"Powering down all desktop computers, locally connected printers and other non- networked peripherals at the end of the day will reduce energy consumption."
This suggestion from Aaron Helton, an Office of Personnel Management staffer, was one of more than 5,300 submissions for the Obama administration's recent Green Gov Challenge. Helton's idea seems elementary, but the need to remind employees to put their PCs in sleep mode at night is a sign that agencies have a ways to go in implementing President Obama's October 2009 executive order on federal sustainability.
Resistance among some feds to embracing green IT stems from a combination of causes: psychological inertia, pesky regulations, lack of information about eco-friendly alternatives and a bargain-shopping procurement culture. The challenge of caring for federal IT is massive-the U.S. government is the world's largest purchaser of electronics, shelling out nearly $75 billion for products and services in 2009 alone, according to the Government Accountability Office.
Today's concept of green IT has two tracks- eco-efficiency and eco-innovation, according to Richard Hodges, founder and chief executive officer of GreenIT, a Sonoma, Calif., consulting firm. "Eco-efficiency begins with using minimal-impact materials to design and build electronic products and goes all the way to end-of-life disposal, or recycling," he says. It's something agencies can do right now.
Eco-innovation is more ambitious. Here IT is used to enable green approaches in other endeavors, such as transportation, water supply, buildings and telecommuting. While there are some successes, much still has to be worked out. "We have to change the way people think and manage the systems we use," Hodges says.
In 2006, the Environmental Protection Agency updated the IT guidelines in the EnergyStar consumer education program to reflect built-in energy-saving computer options, such as sleep mode and monitor cooling controls, which extend product life.
Green IT strategies are gaining traction among agencies with the help of two vital resources. EPEAT, or electronic product environmental assessment tool managed by the private nonprofit Green Electronics Council, helps procurement officials compare and select computers that curb energy use. And the Federal Electronics Challenge-a joint program of EPA, the White House Office of the Federal Environmental Executive and the Federal Electronics Stewardship Working Group-advises agencies on extending the life span of products and recycling obsolete equipment.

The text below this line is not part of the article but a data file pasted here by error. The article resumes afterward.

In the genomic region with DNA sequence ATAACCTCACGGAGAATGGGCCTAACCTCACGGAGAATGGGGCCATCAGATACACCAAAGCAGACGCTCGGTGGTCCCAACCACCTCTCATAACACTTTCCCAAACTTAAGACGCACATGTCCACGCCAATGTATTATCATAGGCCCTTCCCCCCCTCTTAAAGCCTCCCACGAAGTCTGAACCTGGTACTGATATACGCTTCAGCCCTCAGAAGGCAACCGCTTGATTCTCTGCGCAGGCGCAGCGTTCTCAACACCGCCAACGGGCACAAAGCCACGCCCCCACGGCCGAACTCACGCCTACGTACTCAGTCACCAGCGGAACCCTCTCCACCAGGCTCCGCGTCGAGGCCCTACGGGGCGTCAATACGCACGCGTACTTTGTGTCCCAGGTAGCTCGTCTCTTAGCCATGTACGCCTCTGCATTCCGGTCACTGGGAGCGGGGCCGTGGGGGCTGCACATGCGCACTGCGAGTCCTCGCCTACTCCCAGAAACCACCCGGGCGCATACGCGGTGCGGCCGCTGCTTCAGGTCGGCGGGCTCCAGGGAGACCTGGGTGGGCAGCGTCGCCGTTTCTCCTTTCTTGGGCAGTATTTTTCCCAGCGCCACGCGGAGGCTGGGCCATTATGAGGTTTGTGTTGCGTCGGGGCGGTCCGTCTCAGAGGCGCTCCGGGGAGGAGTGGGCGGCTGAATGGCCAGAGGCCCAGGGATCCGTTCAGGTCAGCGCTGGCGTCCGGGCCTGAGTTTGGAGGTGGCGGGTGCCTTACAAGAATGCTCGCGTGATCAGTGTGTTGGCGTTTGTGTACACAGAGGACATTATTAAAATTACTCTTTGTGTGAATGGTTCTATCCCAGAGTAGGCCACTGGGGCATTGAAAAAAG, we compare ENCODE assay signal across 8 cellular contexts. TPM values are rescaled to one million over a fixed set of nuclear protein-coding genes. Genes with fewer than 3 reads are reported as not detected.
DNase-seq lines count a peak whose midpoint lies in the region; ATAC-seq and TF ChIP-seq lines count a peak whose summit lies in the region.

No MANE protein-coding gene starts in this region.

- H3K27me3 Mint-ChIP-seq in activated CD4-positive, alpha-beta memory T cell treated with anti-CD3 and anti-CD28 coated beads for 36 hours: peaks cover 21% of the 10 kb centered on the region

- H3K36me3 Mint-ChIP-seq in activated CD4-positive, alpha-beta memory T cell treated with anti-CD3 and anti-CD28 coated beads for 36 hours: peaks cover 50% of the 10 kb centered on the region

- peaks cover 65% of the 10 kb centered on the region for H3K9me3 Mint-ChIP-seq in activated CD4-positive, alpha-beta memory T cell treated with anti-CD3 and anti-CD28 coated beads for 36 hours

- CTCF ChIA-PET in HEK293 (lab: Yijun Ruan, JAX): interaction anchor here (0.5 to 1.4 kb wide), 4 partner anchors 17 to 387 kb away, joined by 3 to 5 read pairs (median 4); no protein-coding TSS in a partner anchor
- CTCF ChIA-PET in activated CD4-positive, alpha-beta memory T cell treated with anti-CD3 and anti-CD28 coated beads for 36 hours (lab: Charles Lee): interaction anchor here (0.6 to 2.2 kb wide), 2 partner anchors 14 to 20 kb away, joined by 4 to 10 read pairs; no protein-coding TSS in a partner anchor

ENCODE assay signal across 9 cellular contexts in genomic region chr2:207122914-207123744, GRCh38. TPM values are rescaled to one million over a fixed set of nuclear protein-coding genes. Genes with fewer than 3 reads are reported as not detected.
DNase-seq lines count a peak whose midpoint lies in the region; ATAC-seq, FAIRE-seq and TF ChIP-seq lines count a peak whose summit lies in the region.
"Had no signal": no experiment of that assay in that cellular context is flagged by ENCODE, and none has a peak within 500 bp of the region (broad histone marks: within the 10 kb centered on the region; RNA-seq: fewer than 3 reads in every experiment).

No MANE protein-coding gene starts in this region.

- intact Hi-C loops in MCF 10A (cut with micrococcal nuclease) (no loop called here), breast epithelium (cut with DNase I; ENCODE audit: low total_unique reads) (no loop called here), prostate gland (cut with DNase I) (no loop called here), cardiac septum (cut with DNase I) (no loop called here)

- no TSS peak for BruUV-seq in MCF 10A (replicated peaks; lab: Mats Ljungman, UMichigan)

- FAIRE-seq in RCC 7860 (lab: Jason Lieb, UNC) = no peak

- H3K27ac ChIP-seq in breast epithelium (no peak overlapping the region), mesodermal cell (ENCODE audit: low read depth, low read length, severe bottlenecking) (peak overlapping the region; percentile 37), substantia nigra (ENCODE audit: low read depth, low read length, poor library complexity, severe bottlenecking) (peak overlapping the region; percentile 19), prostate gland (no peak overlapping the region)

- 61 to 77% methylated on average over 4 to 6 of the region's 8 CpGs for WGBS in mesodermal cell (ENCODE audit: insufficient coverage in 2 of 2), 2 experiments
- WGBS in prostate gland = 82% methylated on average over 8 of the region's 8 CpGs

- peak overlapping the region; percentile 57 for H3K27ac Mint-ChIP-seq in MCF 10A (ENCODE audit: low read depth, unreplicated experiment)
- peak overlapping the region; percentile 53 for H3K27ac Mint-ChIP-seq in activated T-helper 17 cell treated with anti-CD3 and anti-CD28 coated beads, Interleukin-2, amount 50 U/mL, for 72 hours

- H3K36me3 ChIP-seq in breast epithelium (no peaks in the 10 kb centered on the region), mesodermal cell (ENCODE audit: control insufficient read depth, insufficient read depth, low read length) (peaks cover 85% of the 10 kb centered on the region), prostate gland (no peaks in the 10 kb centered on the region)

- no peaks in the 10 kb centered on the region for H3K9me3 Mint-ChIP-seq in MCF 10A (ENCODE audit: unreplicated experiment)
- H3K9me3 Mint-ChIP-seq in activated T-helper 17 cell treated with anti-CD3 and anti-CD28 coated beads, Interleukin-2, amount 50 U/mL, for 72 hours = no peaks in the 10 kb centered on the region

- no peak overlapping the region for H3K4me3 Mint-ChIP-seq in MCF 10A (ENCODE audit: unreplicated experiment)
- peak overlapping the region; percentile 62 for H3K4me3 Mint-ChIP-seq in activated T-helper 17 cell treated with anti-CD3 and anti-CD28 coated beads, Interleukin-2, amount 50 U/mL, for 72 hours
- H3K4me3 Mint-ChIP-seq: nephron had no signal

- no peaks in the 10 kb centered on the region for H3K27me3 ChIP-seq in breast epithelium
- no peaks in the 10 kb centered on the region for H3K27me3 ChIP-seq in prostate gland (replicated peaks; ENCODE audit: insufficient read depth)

But progress in spreading green practices across government has been hard-fought. A recent survey on federal purchasing conducted by the Government Business Council, the research division of Government Executive, found that the chief obstacle to buying green is a concern that such products are more expensive. But there is debate on whether costs are actually higher when long-term saving savings are factored in. Online responses from 161 federal executives showed that 60 percent said cost is their top priority in purchasing versus a mere 18 percent that ranked sustainability No. 1. Other obstacles were cited as well. A startling 86 percent said they found it easier to switch to sustainable products in their personal lives than in federal management.
Noteworthy for the Office of the Federal Environmental Executive, which is charged with implementing the executive order, is that a majority of respondents said they felt uninformed about which green products and services are available. Four in 10 weren't even familiar with Obama's sustainability order.
A key reason for the unspectacular progress, according to an October 2009 GAO report, is an absence of consequences for agencies that do not meet sustainability goals. Many fail to fully exploit green opportunities and simply issue vague goals for improvement, GAO said. Auditors calculated that if agencies replaced 500,000 desktop and laptop computers and monitors with EPEAT-registered products and operated and disposed of them in accordance with Federal Electronics Challenge guidelines, then energy reductions and cost savings could lead to environmental benefits five to 10 times greater than what exists today.
EPA officials say the chief obstacles are difficulties with installing power management devices on multiple computers simultaneously and ensuring that sleep settings do not interfere with administrative software updates.
But one impediment to greening government desktops runs deeper than environmental awareness, equipment or even costs-it's rooted in office culture. "The big obstacle is behavioral, because you're taking away people's stuff that's not in use," Hodges says. "Sharing printers, for example, saves money but it changes layout and configuration. Agencies must decide whether a printer should be shared by eight people, 16, or 20. One way to save as much as 40 percent on printing costs is to print on two sides of the paper, Hodges adds. The problem? "People don't like it," he says.